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Decision due on auditorium

By Corene Brisendine

City commissioners plan to decide the fate of the Peace Memorial Auditorium at their 7 pm meeting Tuesday in the City Commission Room at City Hall.

Commissioners will either authorize Bruce McMillan Architects to complete the final design of the auditorium renovations as previously approved by the commission or direct the architect to study alternatives in a way that takes into account what opponents of the renovation see as the historic elements of the facility.

Several residents, among them World War II veterans, have led the fight to reverse city plans to eliminate the stage area as part of a renovation envisioned to add gym and office space. Opponents of the proposed change note that the structure was constructed as a memorial to World War II veterans, and should not be altered.

City manager Ron Fehr said the auditorium has had several improvements made to it over the years, including refinishing the gymnasium floor, replacing the stage curtains, updating the scoreboard and adding a handicap accessible platform in the fixed seating section. During earlier debates, there have also been discussions concerning the extent of use of the stage in recent years.

In addition to the auditorium, commissioners will also consider an agreement with artist Tim Ford for a sculpture at the roundabout at Bluemont Avenue and Fourth Street. Funding for the $64,400 project will come from a variety of sources, including money paid by McDonald’s as part of an agreement allowing it to move its Third Street restaurant to Fourth and Bluemont.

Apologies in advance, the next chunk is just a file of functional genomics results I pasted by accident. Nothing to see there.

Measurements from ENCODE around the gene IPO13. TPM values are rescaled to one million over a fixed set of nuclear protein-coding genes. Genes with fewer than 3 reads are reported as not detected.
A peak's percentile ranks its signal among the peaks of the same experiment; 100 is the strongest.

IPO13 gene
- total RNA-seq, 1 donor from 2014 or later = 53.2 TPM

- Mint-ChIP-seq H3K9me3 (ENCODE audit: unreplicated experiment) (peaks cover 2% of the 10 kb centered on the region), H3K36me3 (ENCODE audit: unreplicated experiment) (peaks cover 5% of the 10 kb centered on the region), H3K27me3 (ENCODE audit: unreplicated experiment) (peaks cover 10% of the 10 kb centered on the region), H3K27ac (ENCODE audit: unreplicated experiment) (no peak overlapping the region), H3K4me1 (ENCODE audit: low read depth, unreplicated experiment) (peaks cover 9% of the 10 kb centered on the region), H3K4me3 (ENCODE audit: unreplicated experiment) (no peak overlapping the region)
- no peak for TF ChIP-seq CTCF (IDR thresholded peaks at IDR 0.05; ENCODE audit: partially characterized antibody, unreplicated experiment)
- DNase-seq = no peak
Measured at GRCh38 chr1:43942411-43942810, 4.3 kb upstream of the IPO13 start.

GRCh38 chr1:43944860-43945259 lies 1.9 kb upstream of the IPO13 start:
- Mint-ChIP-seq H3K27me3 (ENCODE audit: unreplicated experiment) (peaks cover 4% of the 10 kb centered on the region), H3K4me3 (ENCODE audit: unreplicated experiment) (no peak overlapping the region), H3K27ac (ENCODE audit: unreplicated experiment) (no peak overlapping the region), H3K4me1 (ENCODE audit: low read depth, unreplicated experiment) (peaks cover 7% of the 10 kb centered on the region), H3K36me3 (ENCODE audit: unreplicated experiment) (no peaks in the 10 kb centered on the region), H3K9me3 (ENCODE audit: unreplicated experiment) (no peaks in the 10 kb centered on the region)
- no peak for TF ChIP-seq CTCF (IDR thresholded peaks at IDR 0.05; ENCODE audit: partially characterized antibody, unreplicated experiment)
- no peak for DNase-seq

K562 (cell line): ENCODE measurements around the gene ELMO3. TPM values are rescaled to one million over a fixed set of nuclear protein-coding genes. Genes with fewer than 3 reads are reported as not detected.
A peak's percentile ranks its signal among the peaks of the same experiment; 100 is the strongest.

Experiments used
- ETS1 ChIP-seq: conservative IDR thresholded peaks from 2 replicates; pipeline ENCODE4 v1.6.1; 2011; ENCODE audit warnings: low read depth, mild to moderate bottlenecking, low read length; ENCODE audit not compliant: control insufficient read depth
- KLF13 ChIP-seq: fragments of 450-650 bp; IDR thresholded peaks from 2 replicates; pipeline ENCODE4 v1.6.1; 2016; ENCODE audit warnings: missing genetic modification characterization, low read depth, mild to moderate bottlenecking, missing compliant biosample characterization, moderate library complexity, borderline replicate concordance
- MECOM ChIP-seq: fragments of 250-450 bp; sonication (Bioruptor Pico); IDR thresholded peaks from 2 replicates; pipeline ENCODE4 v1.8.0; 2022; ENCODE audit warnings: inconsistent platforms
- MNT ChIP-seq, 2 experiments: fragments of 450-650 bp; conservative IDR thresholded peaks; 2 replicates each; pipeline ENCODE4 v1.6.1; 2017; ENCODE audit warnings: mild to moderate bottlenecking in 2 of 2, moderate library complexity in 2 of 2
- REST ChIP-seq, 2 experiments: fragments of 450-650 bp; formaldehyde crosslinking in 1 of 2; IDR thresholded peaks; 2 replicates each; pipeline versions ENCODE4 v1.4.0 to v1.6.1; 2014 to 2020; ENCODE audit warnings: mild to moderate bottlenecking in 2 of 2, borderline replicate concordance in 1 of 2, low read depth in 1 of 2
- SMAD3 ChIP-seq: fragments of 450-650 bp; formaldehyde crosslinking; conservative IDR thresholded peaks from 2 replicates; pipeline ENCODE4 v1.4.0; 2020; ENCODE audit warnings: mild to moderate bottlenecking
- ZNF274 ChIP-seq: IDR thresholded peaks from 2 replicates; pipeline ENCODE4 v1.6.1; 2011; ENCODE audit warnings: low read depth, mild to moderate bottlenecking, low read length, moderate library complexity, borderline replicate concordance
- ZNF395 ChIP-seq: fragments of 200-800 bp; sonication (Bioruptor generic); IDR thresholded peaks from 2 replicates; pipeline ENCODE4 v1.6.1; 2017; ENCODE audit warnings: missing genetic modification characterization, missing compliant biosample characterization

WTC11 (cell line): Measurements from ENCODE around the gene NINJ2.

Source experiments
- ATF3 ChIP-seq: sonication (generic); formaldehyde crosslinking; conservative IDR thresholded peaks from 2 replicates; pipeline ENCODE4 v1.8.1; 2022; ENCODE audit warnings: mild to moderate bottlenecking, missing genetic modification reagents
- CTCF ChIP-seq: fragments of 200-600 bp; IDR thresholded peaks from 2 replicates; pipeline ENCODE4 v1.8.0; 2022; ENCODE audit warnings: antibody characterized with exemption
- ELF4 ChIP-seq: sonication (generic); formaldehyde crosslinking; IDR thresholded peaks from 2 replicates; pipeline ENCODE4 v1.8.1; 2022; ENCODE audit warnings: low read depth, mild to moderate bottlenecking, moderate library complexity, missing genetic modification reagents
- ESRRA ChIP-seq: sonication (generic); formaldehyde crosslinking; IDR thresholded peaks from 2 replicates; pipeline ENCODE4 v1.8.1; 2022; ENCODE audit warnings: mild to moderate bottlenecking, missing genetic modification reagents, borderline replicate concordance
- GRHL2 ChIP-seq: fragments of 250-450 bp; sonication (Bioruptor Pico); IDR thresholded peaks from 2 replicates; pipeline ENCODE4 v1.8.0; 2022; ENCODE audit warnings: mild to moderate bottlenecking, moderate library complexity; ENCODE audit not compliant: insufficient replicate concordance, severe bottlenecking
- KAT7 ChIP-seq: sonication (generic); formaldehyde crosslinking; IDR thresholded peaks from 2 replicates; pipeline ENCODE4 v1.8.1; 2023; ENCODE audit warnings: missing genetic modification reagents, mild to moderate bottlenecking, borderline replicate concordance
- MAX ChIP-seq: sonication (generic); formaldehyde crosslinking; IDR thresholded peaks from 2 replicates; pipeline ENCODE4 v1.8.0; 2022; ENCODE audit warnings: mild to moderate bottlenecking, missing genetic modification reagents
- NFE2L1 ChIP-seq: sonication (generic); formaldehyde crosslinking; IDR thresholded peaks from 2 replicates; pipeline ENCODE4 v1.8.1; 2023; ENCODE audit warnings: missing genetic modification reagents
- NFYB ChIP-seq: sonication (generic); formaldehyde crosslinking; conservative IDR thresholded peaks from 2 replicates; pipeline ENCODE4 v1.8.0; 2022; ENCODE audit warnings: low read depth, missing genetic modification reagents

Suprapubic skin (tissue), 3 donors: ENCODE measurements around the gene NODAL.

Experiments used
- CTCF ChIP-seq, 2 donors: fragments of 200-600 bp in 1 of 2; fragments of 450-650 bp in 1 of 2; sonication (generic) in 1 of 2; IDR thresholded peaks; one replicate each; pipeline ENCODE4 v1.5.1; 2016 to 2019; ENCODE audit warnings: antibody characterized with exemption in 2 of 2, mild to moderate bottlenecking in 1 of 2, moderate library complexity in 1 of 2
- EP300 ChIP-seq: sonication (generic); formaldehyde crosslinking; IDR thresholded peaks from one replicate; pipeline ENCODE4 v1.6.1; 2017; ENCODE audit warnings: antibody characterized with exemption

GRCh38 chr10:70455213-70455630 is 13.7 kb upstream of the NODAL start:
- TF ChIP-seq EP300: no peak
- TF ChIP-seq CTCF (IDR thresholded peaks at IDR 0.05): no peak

A second source of funding is the artist. In the contract, Ford proposed to make about 50 miniature sculptures, called maquettes, to sell to Manhattan residents. A portion of the maquette sales will go back to the city. If all 50 statues sold, the city would receive about $60,000 to fund the sculpture. Finally, the city has about $29,000 that can only be used for the roundabout. Fehr said if there is a surplus, the only funds that could be used for something other than the sculpture are those received from the sales of the maquettes. However, the contract states should the city have a surplus, excess funds could be used as seed money for another sculpture elsewhere in Manhattan.

Finally, commissioners will consider amending a portion of the McCall Landing Commercial Planned Unit Development to allow GTM Sportswear to build a retail building in the place of previously approved Orscheln Farm and Home store. The item was unanimously approved by the Manhattan Urban Area Planning Board and recommends approval by the commission.

The meeting will also be televised on local cable channel 3.









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